At #hsse2012, practically pranked by @jimspohrer by question on my “Is that affordance essential?” presentation when Don Norman was sitting beside him.  I have read Norman’s work on affordances, e.g. , but found Greeno (1994) clearer on the relational perspective for varying levels of ability in service systems with multiple types of offerings.

In any interaction involving an agent with some other system, conditions that enable that interaction include some properties of the agent along with some properties of the other system. Consistent with his emphasis on understanding how the environment supports cognitive activity, Gibson focused on contributions of the physical system. The term affordance refers to whatever it is about the environment that contributes to the kind of interaction that occurs. One also needs a term that refers to whatever it is about the agent that contributes to the kind of interaction that occurs. I prefer the term ability ….

Affordances and abilities … are, in this view, inherently relational. An affordance relates attributes of something in the environment to an interactive activity by an agent who has some ability, and an ability relates attributes of an agent to an interactive activity with something in the environment that has some affordance. The relativity of affordances and abilities is fundamental. Neither an affordance nor an ability is specifiable in the absence of specifying the other. it does not go far enough to say that an ability depends on the context of environmental characteristics, or that an affordance depends on the context of an agent’s characteristics. The concepts are codefining, and neither of them is coherent, absent the other, any more than the physical concept of motion or frame of reference makes sense without both of them.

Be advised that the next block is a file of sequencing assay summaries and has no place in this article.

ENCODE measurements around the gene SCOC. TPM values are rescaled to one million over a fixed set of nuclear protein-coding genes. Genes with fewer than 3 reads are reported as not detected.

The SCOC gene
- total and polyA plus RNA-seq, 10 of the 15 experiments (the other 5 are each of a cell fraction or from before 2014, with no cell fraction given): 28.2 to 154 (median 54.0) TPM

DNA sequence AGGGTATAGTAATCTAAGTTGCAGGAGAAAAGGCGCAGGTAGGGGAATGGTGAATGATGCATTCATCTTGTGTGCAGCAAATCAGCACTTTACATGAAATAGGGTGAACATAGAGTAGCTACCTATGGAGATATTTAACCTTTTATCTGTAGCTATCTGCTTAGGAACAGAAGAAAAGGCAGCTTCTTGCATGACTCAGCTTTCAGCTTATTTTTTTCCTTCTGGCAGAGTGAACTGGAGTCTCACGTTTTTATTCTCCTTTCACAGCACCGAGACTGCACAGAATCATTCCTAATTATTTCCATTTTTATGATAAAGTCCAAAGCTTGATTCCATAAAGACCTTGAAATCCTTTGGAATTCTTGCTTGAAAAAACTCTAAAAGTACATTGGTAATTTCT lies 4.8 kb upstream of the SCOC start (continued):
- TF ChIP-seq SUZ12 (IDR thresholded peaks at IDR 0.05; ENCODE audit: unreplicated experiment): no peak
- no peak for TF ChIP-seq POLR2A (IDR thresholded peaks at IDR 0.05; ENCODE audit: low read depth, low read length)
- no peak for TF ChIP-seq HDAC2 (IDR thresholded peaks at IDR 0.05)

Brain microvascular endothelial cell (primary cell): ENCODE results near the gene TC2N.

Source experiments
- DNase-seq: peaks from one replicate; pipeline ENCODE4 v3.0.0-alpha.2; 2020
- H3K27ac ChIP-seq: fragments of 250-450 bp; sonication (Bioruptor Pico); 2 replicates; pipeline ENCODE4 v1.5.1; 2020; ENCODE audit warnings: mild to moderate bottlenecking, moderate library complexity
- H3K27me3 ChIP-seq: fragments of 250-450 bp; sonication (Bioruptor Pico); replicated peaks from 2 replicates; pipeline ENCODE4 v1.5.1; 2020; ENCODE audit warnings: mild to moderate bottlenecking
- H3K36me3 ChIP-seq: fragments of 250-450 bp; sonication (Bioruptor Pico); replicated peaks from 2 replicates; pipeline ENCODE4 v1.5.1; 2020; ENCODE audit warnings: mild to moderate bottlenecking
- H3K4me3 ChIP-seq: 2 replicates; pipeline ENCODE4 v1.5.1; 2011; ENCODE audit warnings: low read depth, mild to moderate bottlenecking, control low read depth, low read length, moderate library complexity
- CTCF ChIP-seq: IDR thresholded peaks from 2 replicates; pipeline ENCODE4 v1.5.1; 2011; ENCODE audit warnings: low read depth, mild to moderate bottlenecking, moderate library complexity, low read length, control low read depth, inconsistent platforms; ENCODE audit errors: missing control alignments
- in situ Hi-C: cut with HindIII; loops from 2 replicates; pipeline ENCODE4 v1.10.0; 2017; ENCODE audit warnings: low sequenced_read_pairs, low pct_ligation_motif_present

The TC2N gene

As Gibson’s idea of affordances has been developed in research, it seems most productive when it is treated as a graded property rather than as a property that is or is not present. (Greeno 1994, p.338)

Source: Greeno, James G. 1994. “Gibson’s Affordances.” Psychological Review 101 (2): 336–342. doi:10.1037/0033-295X.101.2.336.